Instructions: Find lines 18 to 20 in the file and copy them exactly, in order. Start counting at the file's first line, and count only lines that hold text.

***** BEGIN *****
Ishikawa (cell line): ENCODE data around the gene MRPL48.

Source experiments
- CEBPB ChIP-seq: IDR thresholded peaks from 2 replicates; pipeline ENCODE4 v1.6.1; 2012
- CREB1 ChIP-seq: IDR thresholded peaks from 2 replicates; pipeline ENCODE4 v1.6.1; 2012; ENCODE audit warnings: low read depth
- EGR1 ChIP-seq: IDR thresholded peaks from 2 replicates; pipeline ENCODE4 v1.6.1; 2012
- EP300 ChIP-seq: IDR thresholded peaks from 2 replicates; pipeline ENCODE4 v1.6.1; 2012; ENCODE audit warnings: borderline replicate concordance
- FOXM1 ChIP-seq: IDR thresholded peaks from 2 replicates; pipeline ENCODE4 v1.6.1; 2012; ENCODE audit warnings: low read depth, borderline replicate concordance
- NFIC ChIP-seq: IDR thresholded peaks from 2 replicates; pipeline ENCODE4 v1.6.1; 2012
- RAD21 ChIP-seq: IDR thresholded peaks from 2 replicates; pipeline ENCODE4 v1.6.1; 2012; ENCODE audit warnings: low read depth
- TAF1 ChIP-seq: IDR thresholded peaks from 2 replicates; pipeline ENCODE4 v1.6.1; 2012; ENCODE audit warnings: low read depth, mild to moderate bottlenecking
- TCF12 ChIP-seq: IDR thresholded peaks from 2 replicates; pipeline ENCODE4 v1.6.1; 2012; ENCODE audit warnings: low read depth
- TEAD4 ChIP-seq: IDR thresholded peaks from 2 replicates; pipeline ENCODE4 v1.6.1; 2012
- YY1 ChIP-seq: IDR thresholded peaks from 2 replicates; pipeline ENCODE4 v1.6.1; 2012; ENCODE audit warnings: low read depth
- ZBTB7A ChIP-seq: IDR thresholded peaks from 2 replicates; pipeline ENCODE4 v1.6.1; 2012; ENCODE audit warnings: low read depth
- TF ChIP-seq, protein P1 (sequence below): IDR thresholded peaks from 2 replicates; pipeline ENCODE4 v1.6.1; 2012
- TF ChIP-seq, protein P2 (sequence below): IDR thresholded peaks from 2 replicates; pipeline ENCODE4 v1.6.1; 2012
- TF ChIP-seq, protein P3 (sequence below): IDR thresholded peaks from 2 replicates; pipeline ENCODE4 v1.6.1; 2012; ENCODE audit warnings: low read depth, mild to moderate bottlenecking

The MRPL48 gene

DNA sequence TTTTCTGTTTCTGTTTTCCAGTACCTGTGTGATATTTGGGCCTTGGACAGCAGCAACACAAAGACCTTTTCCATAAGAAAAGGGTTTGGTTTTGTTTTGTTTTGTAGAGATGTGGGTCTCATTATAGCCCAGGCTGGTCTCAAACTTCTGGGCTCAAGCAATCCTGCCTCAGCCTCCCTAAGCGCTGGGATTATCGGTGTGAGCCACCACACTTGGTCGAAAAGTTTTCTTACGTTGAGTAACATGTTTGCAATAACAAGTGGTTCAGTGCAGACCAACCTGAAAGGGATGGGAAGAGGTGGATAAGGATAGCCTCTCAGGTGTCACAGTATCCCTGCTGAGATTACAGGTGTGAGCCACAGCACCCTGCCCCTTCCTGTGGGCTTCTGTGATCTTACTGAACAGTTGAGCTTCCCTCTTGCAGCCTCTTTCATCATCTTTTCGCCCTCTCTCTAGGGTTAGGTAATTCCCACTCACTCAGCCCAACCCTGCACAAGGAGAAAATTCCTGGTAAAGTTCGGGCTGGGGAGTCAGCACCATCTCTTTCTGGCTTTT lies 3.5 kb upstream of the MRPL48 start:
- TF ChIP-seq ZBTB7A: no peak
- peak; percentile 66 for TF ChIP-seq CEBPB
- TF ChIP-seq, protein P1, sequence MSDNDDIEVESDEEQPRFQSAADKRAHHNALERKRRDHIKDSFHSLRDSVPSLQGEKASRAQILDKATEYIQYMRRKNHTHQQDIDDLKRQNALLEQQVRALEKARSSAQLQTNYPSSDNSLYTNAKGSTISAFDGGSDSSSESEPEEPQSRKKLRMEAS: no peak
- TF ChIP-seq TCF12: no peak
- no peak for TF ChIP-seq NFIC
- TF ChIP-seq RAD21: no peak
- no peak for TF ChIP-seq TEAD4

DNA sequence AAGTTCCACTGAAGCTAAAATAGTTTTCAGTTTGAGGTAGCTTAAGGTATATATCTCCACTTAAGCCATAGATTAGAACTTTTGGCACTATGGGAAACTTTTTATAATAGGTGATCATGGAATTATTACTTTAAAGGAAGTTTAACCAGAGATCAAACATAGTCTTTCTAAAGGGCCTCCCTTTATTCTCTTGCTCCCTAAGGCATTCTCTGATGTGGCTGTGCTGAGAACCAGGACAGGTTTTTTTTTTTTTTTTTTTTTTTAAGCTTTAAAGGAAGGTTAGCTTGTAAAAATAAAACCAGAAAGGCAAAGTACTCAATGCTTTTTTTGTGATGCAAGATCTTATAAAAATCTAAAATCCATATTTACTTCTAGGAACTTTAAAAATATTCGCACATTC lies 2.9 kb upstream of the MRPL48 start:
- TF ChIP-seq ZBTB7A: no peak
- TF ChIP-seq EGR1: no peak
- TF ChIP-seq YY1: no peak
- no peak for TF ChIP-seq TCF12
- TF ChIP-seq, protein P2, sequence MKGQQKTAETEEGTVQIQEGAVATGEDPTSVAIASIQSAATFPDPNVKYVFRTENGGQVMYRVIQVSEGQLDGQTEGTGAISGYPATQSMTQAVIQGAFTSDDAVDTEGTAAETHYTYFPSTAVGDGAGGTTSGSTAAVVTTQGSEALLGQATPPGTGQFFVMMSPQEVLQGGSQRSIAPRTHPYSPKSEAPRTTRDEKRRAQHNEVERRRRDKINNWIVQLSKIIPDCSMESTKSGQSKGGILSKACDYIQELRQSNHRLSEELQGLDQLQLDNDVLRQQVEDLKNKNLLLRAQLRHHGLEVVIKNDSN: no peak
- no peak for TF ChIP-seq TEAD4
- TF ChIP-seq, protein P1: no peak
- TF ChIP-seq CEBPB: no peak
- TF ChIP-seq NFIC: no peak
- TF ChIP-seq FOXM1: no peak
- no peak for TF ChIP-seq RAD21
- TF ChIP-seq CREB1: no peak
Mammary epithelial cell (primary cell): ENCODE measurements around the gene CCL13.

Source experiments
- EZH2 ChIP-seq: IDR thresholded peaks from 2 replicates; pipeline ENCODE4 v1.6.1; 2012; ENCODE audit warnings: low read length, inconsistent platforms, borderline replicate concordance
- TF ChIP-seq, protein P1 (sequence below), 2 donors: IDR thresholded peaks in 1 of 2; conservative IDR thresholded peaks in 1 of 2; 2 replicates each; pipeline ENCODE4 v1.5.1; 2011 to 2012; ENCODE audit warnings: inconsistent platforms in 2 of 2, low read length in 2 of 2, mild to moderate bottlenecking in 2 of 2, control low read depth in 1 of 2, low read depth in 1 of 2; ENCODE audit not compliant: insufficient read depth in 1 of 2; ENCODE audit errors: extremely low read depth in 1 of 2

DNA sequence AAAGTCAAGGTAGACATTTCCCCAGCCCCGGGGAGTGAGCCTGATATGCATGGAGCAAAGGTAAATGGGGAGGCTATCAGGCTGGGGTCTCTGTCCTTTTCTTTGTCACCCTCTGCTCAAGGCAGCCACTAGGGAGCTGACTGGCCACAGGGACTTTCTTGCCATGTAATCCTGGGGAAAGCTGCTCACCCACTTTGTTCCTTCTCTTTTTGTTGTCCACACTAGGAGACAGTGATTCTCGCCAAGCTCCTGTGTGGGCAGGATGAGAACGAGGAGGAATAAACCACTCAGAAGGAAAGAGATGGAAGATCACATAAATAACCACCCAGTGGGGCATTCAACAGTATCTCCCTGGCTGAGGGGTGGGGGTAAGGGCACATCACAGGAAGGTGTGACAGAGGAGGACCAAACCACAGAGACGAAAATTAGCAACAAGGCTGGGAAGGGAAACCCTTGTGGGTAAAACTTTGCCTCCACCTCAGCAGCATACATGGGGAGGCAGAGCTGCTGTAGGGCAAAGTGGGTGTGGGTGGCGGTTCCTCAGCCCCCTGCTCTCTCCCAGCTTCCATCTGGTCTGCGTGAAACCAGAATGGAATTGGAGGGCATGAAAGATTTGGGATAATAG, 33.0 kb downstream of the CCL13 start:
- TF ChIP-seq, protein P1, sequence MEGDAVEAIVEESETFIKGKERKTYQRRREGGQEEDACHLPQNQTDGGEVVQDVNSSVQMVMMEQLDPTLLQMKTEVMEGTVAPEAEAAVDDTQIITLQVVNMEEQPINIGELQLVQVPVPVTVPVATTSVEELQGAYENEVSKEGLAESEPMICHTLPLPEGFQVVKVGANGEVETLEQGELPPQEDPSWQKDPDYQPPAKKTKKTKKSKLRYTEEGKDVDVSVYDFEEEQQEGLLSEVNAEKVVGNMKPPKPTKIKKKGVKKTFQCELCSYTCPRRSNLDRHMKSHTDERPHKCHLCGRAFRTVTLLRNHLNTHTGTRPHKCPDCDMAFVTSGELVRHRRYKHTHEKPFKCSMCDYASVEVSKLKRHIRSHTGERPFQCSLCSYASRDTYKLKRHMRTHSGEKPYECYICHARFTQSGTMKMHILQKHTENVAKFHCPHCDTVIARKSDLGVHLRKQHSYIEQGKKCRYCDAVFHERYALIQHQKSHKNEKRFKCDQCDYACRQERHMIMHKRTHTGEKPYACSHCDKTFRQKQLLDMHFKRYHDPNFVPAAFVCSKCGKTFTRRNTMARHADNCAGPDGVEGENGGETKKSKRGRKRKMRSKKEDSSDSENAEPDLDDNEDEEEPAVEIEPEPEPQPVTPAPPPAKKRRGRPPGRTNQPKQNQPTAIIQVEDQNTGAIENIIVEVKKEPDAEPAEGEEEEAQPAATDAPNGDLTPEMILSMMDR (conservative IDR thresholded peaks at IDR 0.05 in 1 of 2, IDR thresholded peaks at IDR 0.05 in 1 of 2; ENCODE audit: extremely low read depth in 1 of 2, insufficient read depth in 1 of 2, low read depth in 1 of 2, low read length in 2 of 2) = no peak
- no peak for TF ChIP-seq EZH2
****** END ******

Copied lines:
The MRPL48 gene

DNA sequence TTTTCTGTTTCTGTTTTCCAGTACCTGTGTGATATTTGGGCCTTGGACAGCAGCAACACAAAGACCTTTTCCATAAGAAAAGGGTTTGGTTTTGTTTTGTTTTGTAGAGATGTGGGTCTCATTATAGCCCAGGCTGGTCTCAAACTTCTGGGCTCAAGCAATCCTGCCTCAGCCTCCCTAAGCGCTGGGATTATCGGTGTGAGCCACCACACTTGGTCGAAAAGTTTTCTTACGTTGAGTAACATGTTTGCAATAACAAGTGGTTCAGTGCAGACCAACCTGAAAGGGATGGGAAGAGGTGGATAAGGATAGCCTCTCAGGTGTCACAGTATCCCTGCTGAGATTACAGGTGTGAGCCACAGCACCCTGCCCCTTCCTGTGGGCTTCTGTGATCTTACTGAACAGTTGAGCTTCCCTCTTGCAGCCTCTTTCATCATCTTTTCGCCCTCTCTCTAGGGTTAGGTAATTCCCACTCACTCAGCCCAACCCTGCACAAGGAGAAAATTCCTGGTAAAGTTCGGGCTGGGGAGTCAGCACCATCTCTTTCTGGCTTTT lies 3.5 kb upstream of the MRPL48 start:
- TF ChIP-seq ZBTB7A: no peak